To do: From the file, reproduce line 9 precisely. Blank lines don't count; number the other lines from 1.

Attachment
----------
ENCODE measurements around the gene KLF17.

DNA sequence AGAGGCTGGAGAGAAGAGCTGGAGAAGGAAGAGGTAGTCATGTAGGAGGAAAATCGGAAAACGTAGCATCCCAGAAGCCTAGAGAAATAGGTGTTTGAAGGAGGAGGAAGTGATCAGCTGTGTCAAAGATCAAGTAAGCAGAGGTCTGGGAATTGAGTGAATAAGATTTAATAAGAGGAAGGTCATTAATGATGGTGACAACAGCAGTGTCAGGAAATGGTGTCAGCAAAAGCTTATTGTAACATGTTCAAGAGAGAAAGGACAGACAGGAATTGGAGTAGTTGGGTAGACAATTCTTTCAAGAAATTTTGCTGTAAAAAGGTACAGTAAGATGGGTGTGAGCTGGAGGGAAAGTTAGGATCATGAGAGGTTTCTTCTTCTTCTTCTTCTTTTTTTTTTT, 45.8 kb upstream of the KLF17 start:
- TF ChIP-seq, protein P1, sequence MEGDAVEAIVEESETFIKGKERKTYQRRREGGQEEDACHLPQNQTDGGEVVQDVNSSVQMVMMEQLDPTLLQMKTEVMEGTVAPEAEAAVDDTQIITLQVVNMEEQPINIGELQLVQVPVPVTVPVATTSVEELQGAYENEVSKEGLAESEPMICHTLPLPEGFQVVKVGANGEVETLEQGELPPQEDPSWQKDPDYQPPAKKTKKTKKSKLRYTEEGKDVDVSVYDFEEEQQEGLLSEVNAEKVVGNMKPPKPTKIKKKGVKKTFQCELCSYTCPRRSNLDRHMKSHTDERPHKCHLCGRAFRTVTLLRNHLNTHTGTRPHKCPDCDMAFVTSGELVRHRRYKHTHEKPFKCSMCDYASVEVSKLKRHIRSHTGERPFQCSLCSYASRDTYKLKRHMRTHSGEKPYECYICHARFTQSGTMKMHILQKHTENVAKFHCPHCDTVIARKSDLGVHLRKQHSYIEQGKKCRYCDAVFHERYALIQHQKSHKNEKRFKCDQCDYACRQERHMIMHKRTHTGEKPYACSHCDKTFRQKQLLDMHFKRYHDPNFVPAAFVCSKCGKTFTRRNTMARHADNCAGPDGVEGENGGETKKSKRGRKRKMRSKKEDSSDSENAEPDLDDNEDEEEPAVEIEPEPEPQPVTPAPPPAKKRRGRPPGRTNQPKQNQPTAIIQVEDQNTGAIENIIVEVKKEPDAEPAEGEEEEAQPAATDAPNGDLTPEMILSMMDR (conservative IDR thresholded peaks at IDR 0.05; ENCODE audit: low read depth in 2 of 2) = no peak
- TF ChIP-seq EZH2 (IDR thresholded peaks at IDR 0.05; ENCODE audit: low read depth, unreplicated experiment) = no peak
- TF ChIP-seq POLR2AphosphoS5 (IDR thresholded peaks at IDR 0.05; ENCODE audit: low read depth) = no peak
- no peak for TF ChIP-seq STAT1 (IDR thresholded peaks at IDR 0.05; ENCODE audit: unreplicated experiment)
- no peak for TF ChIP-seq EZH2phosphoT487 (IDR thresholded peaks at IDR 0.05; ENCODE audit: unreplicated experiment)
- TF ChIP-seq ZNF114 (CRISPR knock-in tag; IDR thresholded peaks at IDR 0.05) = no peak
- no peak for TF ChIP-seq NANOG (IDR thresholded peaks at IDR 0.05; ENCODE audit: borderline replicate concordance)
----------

- no peak for TF ChIP-seq NANOG (IDR thresholded peaks at IDR 0.05; ENCODE audit: borderline replicate concordance)